Protecting assets from potential creditors should be something everyone thinks about. People work hard their entire lives to save up a nest egg. There are many different sources of liability people face that could threaten that nest egg. In today’s world, Asset Protection Planning is not just for the “wealthy” – Asset Protection Planning is for everyone. This article is the first in a 3-part series on Asset Protection Planning. This article will discuss what Asset Protection Planning is; what potential liabilities everyone faces; and some basic level Asset Protection Planning Tools.
What is Asset Protection Planning?
Asset Protection Planning is structuring your assets in a way to protect them from potential creditors. Asset Protection tools can range from the very simple - such as having an umbrella policy of insurance - to complex – such as offshore trusts. Think of Asset Protection Planning as a continuum with many shades of grey – on one end of that continuum, your assets are organized in a way that creditors could relatively easily steal your nest egg – on the other end of the continuum -- your assets are organized in a way where it would be very difficult for a creditor to steal your nest egg.
Potential Liabilities Everyone Faces
There are many different sources of liability people encounter today. Just realizing what those liabilities are is the first step of Asset Protection Planning. Here is a laundry list of some of the most common sources of liability that could threaten your nest egg:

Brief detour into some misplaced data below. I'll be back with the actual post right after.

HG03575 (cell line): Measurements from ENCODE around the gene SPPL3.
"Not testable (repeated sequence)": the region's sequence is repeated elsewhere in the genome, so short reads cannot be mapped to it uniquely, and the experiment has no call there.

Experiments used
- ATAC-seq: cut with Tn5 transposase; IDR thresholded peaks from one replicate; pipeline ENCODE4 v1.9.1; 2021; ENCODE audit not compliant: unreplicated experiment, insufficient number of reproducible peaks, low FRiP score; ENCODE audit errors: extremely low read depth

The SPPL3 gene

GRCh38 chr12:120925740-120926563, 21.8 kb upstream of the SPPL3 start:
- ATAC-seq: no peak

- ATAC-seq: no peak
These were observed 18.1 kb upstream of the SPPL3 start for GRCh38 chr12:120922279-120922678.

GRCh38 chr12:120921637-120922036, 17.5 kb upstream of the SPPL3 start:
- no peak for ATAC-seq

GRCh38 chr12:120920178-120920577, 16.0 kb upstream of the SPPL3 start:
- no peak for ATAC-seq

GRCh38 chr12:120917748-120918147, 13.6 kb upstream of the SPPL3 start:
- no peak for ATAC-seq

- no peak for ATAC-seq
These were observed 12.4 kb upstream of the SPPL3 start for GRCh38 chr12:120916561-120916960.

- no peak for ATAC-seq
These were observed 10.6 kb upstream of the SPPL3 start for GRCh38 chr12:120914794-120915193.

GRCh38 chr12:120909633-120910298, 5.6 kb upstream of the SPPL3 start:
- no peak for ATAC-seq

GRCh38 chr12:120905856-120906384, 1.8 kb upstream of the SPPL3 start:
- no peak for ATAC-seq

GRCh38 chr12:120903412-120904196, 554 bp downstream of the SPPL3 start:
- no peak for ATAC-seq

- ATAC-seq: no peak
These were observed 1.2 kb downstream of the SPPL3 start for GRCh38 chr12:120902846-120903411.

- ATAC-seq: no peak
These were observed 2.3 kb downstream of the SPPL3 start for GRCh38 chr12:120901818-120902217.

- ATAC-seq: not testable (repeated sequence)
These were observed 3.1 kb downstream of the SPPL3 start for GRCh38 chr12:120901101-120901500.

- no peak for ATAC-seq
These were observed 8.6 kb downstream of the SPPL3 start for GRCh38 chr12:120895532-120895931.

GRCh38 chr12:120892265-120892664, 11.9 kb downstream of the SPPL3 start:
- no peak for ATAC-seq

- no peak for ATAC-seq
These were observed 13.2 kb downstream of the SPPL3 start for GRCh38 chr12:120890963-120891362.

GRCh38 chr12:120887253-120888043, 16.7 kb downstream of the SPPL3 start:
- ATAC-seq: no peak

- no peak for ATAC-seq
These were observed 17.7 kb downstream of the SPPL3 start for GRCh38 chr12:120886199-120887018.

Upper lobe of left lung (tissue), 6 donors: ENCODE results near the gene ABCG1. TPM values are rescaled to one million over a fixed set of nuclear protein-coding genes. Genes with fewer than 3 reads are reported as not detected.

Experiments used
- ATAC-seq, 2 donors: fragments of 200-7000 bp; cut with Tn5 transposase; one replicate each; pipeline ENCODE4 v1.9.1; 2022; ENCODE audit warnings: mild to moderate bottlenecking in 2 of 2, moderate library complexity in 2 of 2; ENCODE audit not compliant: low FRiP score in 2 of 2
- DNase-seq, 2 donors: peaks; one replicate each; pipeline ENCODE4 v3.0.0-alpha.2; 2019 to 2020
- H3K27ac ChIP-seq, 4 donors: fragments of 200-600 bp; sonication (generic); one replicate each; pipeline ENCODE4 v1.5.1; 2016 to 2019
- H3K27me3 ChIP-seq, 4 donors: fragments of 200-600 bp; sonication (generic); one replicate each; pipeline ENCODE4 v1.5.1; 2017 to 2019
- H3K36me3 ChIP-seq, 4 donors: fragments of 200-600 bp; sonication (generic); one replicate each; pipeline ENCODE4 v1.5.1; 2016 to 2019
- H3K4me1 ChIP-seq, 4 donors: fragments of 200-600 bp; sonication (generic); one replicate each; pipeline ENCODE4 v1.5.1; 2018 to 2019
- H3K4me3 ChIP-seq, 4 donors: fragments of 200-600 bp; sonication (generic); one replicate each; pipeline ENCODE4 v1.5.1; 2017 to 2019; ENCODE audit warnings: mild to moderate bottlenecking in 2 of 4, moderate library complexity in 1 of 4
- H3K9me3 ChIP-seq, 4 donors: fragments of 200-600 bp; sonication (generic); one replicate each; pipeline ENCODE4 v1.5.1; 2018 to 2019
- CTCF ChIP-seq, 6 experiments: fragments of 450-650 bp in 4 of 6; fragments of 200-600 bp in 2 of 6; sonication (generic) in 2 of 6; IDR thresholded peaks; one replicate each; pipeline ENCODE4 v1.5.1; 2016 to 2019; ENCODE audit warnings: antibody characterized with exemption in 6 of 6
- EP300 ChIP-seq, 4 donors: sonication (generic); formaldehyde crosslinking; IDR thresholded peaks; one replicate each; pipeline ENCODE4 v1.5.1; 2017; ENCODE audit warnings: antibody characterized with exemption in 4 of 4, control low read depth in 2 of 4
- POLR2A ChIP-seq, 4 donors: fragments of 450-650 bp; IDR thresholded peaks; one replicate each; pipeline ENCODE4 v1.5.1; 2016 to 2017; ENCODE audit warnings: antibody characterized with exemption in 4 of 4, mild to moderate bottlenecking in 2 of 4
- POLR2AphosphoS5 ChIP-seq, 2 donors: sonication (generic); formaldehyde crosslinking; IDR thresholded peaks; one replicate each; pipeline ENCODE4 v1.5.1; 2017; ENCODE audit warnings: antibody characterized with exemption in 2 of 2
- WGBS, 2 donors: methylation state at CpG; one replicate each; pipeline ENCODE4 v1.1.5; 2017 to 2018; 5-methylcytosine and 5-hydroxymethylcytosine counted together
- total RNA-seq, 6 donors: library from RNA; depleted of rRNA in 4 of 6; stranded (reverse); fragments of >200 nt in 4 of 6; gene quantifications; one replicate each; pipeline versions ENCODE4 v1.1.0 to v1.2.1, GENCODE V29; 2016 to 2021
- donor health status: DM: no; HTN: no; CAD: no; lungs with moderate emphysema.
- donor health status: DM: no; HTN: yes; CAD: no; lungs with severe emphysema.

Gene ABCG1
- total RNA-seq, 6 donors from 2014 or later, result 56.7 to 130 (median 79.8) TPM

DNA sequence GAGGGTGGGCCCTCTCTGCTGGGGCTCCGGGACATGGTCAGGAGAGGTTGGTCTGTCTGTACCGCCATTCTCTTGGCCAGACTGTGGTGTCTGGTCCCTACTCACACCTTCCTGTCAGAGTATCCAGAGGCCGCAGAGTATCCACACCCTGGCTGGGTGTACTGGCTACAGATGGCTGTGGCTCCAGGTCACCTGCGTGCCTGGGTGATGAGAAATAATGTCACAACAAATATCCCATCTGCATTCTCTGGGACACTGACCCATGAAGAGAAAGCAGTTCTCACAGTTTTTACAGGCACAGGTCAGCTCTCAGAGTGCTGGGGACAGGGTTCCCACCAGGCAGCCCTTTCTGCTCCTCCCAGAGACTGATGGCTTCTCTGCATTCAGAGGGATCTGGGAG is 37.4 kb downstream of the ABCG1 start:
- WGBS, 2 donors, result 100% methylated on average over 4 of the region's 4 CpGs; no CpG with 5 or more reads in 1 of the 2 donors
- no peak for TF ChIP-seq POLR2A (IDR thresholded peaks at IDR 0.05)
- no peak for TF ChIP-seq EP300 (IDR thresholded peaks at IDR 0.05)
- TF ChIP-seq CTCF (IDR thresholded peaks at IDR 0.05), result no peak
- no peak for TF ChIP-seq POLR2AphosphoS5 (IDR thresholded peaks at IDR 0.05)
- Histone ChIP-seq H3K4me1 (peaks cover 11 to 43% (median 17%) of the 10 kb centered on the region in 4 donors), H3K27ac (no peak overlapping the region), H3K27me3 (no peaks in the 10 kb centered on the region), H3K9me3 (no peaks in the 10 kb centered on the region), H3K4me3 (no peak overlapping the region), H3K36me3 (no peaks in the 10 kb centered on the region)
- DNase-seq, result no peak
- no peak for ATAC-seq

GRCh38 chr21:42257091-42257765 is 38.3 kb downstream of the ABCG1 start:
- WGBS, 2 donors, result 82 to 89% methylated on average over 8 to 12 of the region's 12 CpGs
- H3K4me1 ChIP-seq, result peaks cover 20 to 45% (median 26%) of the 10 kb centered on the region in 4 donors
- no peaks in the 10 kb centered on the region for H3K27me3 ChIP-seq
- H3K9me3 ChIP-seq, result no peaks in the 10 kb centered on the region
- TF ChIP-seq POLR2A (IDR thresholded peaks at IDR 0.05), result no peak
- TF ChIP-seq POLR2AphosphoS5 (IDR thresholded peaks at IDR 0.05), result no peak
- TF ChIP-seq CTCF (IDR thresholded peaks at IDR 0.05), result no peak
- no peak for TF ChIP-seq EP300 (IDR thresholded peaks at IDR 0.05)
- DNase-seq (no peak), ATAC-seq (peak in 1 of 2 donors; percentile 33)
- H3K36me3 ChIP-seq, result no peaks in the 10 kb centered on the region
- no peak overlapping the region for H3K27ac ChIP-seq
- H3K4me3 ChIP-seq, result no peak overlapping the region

1. General Negligence and Court Claims: Things like car accidents, slip and fall cases, etc. Over the last few decades various new threats against personal wealth have developed. The sheer number of lawsuits have skyrocketed. Trial lawyers have developed new theories of liability through the courts. Jury awards have escalated. Paying for your own defense in litigation is very costly and could deplete your nest egg itself. If a judgement is entered against you for the amount of the jury award then the successful plaintiff will look for your assets to satisfy their judgment.
2. Contract Liability: Consumer debt, breach of contract claims, loan obligations. Business owners are very susceptible to these types of claims especially if they personally guaranty business loans and other business obligations or they do business as a “sole proprietor” or “general partnership”.